Mark Rothko, ‘Untitled’ c.1950–2
Mark Rothko
Untitled c.1950–2
Tate
© Kate Rothko Prizel and Christopher Rothko/DACS 2019

What kind of emotion do you think he has painted here?

Rothko thought that the greatest paintings were the ones that captured a sense of stillness, and that is what he tried to do.

He painted rectangles with fuzzy edges. Why do you think he made them look blurry? It’s a bit like looking through binoculars before they have been focused.

Mark Rothko, ‘Light Red Over Black’ 1957
Mark Rothko
Light Red Over Black 1957
Tate
© Kate Rothko Prizel and Christopher Rothko/DACS 2019

Do you think the rectangles are floating? Rothko wanted you to think they might be.

Rothko was born in Latvia in 1903, but when he was ten his family moved to America. He studied painting at Yale University and then became one of ‘The Ten’, a group of ambitious young artists who wanted to promote abstract art in America.

This painting is one of a series Rothko made when he was at the height of his fame.

Do you think the rectangles are floating? Rothko wanted you to think they might be.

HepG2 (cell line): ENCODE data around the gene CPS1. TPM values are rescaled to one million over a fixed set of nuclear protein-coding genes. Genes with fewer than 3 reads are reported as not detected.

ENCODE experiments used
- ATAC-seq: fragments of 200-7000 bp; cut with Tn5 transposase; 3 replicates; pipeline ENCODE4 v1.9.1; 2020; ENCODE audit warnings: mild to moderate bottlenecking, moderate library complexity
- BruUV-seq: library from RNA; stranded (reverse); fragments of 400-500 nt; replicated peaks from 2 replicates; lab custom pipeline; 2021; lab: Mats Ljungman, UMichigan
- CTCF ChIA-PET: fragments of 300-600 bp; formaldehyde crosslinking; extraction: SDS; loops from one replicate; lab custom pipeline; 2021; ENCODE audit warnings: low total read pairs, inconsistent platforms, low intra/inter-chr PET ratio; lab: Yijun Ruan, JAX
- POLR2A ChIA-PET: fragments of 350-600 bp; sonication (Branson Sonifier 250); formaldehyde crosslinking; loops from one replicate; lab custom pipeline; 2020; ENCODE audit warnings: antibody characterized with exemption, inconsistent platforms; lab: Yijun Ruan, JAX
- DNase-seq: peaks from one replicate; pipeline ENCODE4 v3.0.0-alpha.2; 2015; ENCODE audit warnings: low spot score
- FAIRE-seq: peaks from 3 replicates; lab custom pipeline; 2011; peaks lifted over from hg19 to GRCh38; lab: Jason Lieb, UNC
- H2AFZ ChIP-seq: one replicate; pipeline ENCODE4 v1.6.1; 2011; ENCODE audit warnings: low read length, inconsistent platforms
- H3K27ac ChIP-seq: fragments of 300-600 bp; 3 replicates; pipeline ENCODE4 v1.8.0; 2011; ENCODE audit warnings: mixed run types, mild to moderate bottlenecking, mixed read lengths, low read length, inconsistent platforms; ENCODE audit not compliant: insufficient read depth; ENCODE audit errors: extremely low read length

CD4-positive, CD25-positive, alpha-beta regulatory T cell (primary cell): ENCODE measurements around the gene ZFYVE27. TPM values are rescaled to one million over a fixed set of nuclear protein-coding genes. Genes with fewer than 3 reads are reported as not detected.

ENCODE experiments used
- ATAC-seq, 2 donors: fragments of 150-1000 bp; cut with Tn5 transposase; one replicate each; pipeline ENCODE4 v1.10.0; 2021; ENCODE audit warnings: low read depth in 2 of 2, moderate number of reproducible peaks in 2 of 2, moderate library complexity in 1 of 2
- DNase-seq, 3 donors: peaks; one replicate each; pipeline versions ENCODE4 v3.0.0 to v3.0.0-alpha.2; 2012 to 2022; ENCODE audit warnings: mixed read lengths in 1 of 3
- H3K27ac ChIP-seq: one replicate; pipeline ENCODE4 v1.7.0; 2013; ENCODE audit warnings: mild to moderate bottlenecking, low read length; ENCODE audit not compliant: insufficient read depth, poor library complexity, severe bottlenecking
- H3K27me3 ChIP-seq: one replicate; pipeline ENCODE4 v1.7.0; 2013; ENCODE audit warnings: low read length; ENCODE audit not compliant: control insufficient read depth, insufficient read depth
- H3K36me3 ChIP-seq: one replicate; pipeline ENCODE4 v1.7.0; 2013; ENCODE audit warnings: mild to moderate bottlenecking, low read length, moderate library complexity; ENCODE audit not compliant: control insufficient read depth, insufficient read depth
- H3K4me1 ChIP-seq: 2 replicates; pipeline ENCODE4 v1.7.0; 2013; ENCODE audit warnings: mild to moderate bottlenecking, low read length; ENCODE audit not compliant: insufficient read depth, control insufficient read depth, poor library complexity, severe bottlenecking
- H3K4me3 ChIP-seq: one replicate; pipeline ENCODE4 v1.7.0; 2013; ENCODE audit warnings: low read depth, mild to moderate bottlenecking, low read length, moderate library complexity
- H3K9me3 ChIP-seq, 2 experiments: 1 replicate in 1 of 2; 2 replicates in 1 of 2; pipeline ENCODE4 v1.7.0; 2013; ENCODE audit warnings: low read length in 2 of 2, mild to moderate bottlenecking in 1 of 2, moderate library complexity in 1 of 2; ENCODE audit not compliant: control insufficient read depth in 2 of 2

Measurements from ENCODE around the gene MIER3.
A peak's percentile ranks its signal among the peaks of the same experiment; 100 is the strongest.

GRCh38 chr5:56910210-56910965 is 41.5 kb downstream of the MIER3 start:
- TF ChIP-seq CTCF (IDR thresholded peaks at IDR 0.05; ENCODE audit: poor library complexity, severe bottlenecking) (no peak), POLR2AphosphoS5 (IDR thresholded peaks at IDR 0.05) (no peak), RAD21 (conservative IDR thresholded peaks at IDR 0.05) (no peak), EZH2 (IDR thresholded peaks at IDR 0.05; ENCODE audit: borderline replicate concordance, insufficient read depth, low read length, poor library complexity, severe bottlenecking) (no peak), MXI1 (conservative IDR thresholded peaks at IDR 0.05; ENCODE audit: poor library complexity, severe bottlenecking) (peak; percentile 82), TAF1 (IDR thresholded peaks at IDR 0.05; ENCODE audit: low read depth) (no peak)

Rothko was born in Latvia in 1903, but when he was ten his family moved to America. He studied painting at Yale University and then became one of ‘The Ten’, a group of ambitious young artists who wanted to promote abstract art in America.

This painting is one of a series Rothko made when he was at the height of his fame.

Mark Rothko, ‘Black on Maroon’ 1958
Mark Rothko
Black on Maroon 1958
Tate
© Kate Rothko Prizel and Christopher Rothko/DACS 2019

There is a strange story attached to it. In 1957 Rothko was commissioned to make a series of paintings for a very expensive restaurant in New York. The problem was that Rothko didn’t want his paintings to be hung where rich people were eating, but he thought it might be interesting to see if he could make paintings that were so dark and oppressive they would put the diners off their food!

He made a series of black and maroon pictures that were very sombre. When they were finished he decided not to give them to the restaurant and gave them to Tate instead. They are called The Segram Murals.

Mark Rothko, ‘Red on Maroon’ 1959
Mark Rothko
Red on Maroon 1959
Tate
© Kate Rothko Prizel and Christopher Rothko/DACS 2019

Rothko died a year after donating the murals to Tate and he is now considered to be one of the finest abstract artists in America.

You can come see Rothko’s paintings at Tate Modern today! How do these paintings make you feel?